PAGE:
Three Pitfalls To Avoid When You're Using Soap On Your Portable Air Conditioner's Vent
Posted on: 15 June 2015Share
To maximize the efficiency of your portable air conditioning unit, it's important to regularly clean all of the gunk and dust that's constantly accumulating on it. Otherwise, you might not be able to cool down a larger room in your home to an acceptable level. To make sure that you don't make any irreversible mistakes while you're using soap on your portable air conditioner's vent, remember to avoid these three pitfalls.
Not Removing The Vent Before You Work On It
While some portable air conditioning vents are built into the plastic exterior and can't be moved, others are held in place by screws. Even if these screws are so small that an ordinary screwdriver can't dislodge them, getting the tool you need to remove them from your local department store is more than worth it.
This is because there's always some risk of soapy water getting into the interior of your portable unit whenever you're cleaning an attached vent. You'll have to either work very slowly and gradually or risk breaking some of the unit's internal parts.
Pressing So Hard On The Vent That It Bends
Compared to stationary air conditioners, most portable air conditioners have smaller vents that are made out of relatively flimsy materials. If you press too hard with a towel or sponge and bend the vent, air won't be able to escape from it quite as efficiently. Additionally, the unit's reduced structural integrity will make it more vulnerable to future accidental blows.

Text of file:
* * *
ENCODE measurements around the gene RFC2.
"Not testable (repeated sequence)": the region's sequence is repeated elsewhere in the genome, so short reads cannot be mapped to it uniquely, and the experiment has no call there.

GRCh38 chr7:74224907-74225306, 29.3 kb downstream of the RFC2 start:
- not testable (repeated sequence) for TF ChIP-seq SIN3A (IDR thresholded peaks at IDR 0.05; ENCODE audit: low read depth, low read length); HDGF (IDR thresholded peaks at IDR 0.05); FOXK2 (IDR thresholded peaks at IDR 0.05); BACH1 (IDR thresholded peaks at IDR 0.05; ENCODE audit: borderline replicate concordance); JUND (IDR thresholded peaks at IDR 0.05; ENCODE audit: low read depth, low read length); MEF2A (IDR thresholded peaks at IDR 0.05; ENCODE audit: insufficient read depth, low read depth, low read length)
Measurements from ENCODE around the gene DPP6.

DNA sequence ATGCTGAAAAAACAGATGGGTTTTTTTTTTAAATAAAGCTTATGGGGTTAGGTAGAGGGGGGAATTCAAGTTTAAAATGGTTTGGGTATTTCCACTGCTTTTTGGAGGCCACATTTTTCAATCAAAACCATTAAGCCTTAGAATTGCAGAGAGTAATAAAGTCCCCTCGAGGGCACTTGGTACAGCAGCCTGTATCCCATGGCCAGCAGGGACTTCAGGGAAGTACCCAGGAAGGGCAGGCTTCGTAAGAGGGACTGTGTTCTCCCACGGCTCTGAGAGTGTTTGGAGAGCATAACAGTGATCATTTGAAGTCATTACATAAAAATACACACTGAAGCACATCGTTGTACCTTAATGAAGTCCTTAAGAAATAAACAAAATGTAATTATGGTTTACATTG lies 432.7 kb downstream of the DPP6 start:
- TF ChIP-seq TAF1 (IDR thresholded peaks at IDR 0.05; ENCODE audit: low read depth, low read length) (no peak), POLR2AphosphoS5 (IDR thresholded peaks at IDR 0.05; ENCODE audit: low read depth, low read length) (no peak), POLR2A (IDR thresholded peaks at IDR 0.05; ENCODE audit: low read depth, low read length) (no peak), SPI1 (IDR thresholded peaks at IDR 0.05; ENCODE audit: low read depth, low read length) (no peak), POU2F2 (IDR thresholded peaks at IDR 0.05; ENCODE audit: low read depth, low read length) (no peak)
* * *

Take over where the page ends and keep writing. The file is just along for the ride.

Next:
So whenever you're in contact with your unit's vent, always remember not to apply more force than necessary. If you can take the vent off of the unit, place it on a hard and flat surface like a wooden floor to minimize the risk of bending.
Not Using A Sponge That's Large Enough
A large sponge is a better instrument for applying soapy water to an external vent than a towel is. Since a sponge can hold a lot more water than a towel can, you can cover a lot more of the vent before you have to dip it into a bucket. This will head off the temptation to press too hard with a towel in an effort to get the last drops of water stored inside it out and minimize the amount of times you have to go back to a bucket.
If you hesitate to deal with a buildup of gunk and dust on your portable air conditioner's vent until you can practically smell your air getting more and more impure, you could end up paying a lot more on your energy bill than is necessary. In general, it's better to address problems with a relatively fragile portable air conditioning unit proactively.
For more information, contact Economy Air Systems Inc. or a similar company.